In principle, Titan Souls is a brilliant idea. A distillation of the intense difficulty and moments that the Souls series can provide, in a top down, Zelda-like world. Calming, pretty music adorns the aesthetics as you sprint and roll around, going from Titan to Titan trying to find one you can beat, in whichever order you so please. The trouble is that along the way, the fights themselves can become frustrating, and instead of feeling elation, victory is often a relief. It’s genuinely very difficult, and you’ll have to check your pride at the door.
You control a small avatar in possession of a bow with a single arrow. You can fire the arrow and use some sort of mind-powers to call it back to you, or you can just go an pick it up. There’s initially little context to the wider world, other than it being littered with stoney architecture, icy tundras, and lava-filled caverns that host large enemies. It’s a large, open (after you defeat the first four bosses, that is) map that’s largely bereft of life. There’s no health bar, though, and if anything your foe is doing hits you: you’re dead.
The good thing is that your enemies have no health bar, either. The bad thing is that the first few times you encounter them, you’ll die so swiftly that you can’t learn their patterns (and thus discover the technique required to kill them) until you’ve committed to them through repeatedly facing them. Often, a Titan will have an initial form you need to hit, to reveal their weak point and then actually kill them. But, again, the fact you’ll have to encounter them so many times just to understand how to harm them, is a real downer – not least because the checkpoints can be three or four screens from the fight-room, and even sprinting isn’t all that quick. Battles can be over within seconds, meaning you’ll sometimes spend longer walking from the spawn point to the fight, than actually in combat. It’s hard to tell if this is designed to be a digital walk of shame, or just to pad the journey out – but after the tenth time, it’s a chore regardless.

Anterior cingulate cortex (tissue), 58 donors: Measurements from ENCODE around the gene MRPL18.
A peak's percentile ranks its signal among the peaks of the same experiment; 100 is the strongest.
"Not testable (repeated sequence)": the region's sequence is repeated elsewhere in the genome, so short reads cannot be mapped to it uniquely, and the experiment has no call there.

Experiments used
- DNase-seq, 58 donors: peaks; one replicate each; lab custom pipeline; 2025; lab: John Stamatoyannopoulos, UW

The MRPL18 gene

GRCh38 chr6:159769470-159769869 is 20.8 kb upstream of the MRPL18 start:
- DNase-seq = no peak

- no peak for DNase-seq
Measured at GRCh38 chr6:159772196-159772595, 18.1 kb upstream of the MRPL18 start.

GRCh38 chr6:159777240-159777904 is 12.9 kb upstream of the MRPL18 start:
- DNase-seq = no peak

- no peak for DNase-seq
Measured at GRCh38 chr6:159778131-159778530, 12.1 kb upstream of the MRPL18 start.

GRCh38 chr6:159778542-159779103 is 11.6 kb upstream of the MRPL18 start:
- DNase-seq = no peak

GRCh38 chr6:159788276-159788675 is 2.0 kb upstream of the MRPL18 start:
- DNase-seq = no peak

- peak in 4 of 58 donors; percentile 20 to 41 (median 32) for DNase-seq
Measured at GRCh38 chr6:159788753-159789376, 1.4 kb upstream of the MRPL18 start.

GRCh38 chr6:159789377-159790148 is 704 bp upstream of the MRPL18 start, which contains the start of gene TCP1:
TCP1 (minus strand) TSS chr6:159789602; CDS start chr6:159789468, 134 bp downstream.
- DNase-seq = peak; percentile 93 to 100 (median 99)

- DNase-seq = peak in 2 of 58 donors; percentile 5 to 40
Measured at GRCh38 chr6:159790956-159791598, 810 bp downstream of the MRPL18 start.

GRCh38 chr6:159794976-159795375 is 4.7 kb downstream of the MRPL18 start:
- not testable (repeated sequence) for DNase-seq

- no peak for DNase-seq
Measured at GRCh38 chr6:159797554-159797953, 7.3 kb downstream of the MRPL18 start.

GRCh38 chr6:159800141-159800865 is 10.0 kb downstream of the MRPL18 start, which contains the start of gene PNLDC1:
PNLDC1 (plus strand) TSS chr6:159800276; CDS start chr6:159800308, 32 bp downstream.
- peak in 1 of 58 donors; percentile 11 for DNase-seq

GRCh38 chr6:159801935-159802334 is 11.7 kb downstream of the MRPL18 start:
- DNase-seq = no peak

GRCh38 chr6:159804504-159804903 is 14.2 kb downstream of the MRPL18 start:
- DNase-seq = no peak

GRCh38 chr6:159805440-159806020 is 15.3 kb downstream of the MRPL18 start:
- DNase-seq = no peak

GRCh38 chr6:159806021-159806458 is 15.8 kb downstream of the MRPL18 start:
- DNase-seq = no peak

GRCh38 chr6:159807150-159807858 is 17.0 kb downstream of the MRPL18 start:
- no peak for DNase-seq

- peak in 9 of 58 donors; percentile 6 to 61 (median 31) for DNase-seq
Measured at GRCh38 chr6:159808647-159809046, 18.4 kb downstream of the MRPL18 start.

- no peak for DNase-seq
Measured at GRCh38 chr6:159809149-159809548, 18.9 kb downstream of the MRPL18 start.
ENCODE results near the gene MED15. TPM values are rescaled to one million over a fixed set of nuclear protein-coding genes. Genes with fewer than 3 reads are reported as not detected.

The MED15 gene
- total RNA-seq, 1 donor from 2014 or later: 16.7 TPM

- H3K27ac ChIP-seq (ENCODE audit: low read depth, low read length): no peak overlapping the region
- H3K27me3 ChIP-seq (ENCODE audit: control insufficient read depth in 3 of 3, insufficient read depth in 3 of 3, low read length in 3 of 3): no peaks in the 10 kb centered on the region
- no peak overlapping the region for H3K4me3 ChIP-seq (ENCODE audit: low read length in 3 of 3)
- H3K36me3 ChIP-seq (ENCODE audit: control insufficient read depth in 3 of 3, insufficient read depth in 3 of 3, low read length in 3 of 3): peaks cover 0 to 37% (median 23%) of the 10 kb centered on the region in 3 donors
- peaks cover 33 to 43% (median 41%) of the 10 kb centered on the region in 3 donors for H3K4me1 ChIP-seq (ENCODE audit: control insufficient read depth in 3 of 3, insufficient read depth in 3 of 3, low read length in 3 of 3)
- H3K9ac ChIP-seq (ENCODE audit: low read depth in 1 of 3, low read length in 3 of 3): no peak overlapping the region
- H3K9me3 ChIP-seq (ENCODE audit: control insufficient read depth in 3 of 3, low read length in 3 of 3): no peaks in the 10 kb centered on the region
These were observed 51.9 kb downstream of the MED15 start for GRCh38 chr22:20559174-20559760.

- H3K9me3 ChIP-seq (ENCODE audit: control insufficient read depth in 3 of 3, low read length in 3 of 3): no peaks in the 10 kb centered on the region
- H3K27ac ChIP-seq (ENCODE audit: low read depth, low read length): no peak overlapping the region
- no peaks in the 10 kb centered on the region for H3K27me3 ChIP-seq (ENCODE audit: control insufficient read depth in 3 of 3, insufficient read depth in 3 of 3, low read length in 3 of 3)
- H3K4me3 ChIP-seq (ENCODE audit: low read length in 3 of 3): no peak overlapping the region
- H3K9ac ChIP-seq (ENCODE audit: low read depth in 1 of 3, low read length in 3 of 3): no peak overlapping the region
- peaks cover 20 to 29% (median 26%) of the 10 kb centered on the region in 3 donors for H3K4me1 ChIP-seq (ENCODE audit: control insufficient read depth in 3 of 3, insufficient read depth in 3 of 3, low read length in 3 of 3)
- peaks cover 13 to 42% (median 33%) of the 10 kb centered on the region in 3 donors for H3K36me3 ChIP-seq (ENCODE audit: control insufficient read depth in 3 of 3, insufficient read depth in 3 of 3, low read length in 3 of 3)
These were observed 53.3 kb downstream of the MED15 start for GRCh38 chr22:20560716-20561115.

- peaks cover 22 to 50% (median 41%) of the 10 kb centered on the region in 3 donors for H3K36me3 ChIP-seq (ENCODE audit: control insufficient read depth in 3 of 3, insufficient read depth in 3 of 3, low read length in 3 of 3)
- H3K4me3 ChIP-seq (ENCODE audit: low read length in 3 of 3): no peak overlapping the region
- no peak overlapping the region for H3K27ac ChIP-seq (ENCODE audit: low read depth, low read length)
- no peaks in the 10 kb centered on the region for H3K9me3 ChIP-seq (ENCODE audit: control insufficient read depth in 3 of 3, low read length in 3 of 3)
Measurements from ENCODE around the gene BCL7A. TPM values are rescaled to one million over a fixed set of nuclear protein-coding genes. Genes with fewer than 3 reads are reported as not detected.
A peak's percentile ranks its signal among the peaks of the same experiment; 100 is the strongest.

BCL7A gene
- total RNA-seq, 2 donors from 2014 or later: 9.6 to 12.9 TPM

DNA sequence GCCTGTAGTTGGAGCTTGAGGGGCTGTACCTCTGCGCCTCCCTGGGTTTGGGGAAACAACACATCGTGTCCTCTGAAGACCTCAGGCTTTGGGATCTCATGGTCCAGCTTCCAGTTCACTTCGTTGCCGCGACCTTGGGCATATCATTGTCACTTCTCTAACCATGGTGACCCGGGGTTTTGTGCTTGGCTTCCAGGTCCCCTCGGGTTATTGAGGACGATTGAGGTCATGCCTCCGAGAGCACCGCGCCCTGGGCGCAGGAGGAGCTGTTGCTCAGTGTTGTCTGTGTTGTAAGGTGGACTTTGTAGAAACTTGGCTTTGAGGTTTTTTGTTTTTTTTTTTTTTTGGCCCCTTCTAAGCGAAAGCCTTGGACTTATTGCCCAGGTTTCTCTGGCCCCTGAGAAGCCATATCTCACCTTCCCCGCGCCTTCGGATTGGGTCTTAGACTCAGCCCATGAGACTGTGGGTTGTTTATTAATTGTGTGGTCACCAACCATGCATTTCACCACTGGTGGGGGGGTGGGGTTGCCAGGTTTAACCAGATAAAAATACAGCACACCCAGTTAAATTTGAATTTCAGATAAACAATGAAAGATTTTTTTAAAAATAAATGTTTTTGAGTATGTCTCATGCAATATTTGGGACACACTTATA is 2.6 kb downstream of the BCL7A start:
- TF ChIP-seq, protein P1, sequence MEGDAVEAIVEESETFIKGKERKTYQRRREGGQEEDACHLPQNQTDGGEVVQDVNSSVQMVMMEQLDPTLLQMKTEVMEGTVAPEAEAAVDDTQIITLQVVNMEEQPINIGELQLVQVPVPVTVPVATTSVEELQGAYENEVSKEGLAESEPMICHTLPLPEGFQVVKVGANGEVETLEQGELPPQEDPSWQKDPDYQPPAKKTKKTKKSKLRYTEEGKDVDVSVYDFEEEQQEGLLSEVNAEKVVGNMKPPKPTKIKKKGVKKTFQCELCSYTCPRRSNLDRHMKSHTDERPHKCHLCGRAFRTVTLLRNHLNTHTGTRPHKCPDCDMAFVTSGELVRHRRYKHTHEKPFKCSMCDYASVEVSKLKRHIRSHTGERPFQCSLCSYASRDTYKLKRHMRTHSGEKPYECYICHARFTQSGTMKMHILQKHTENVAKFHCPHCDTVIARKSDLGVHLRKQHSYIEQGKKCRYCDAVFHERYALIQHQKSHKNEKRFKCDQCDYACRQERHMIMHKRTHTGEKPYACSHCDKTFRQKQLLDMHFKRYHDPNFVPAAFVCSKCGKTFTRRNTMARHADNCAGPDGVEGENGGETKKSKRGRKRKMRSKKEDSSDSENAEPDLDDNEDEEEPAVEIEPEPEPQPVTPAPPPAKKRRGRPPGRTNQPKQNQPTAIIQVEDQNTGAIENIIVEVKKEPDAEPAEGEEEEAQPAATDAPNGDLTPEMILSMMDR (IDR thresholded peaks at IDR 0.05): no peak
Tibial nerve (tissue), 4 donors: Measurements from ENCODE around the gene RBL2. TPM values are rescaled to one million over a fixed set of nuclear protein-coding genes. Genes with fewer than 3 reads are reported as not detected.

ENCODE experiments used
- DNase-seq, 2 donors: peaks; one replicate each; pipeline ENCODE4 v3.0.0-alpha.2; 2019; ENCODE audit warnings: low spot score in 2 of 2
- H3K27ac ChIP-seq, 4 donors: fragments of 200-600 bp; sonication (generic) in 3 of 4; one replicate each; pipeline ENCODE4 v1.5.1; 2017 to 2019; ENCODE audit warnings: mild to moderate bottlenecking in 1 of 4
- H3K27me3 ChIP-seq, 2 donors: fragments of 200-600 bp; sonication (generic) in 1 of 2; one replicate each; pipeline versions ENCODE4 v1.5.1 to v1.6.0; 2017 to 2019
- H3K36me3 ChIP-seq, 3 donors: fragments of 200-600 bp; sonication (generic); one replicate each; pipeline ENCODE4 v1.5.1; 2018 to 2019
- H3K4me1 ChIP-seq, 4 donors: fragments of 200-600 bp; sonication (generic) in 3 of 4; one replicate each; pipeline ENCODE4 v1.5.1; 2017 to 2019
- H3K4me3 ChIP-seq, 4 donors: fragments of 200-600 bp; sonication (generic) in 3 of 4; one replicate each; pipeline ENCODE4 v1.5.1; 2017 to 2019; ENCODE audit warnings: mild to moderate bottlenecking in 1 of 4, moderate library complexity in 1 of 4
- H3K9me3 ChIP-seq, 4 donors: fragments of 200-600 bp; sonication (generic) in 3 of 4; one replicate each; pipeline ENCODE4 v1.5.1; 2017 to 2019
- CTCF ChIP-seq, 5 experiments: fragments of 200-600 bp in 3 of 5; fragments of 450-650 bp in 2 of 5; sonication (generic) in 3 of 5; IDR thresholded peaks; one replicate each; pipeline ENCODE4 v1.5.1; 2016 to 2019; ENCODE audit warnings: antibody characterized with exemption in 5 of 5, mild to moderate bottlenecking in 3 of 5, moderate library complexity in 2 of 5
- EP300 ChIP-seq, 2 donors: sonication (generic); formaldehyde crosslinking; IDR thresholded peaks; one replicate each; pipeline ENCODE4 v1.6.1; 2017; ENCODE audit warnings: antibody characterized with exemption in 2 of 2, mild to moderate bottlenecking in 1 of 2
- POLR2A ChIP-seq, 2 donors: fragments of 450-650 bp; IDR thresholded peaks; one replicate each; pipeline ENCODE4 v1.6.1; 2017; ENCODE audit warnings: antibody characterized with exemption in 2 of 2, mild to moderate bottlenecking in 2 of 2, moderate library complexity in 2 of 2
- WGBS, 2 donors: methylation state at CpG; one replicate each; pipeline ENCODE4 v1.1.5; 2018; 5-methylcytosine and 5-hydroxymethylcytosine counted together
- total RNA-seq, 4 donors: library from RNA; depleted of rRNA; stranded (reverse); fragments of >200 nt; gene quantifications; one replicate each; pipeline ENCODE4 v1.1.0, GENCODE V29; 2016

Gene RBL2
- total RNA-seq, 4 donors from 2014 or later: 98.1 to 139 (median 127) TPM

Basically, the idea is a little better than the execution. Walking around to discover each battle is fine, but there’s nothing to do other than that – walk around the place – aside from a few small distractions that are required to access a new Titan enemy. It’s possible the checkpoints were designed this way so you can change your path and explore elsewhere, but it feels as though you’re being punished should you stubbornly decide that, no, this is the encounter you’re besting next.
It all works well enough, though, and some fights are easier than others, or that some do make you feel like a God. An early encounter with a mushroom-like thing (it bounces around spitting poisonous gasses at you, while causing the screen to go super-trippy) took a while, but it was a case of just keeping my cool and landing that one-shot-kill. Just afterwards, a plant like creature (that I’ve simply nicknamed “shitbag”) flails its jagged vine-arms at you. You can shoot them off (cleverly, it makes you think you’re helping yourself, but you aren’t, as they can still hurt you when dead on the ground), but the idea is to rhythmically dodge under them as they flap, so that when it pauses, you can fire your arrow into it then retract it, thus opening it up for your final shot. It’s a bastard of a fight, it really is. But then, even “shitbag” is a walk in the park compared to that absolute prick of a Knight with his fucking electric arrow.
Most of these moments are superbly designed, and show an inventive mind at work that require focus and thought to conquer. Boss battles should never be boring, and so a game full of them should challenge you, forcing you to learn, then rethink your actions – just like the Souls series does. It’s such a shame that some can devolve into exhausting levels of trial and error. That said, I first played this game over a year ago, and it’s remained absolutely true to the original Ludum Dare idea, which is admirable.
There is joy to be found, here. A certain type of gamer will love it and come back for speed-runs – the very fact that your save file tells you how many deaths and bosses you’ve killed suggests it, and once you know the patterns, it’s simply a case of executing them correctly. But many will find Titan Souls simply too difficult and will probably give up before they even get out of the opening area. Coupling this factor with the length of time spent simply walking to a fight taking in the (admittedly nice) surroundings and pleasant music means that for everyone else, this could be a frustrating, off-putting experience. If you can see through all of that, there’s some riveting boss battles and rewarding, yet brutal difficulty to be enjoyed.
Way too much trial and error required.
Brutally difficult at times.
Checkpoints can irritate.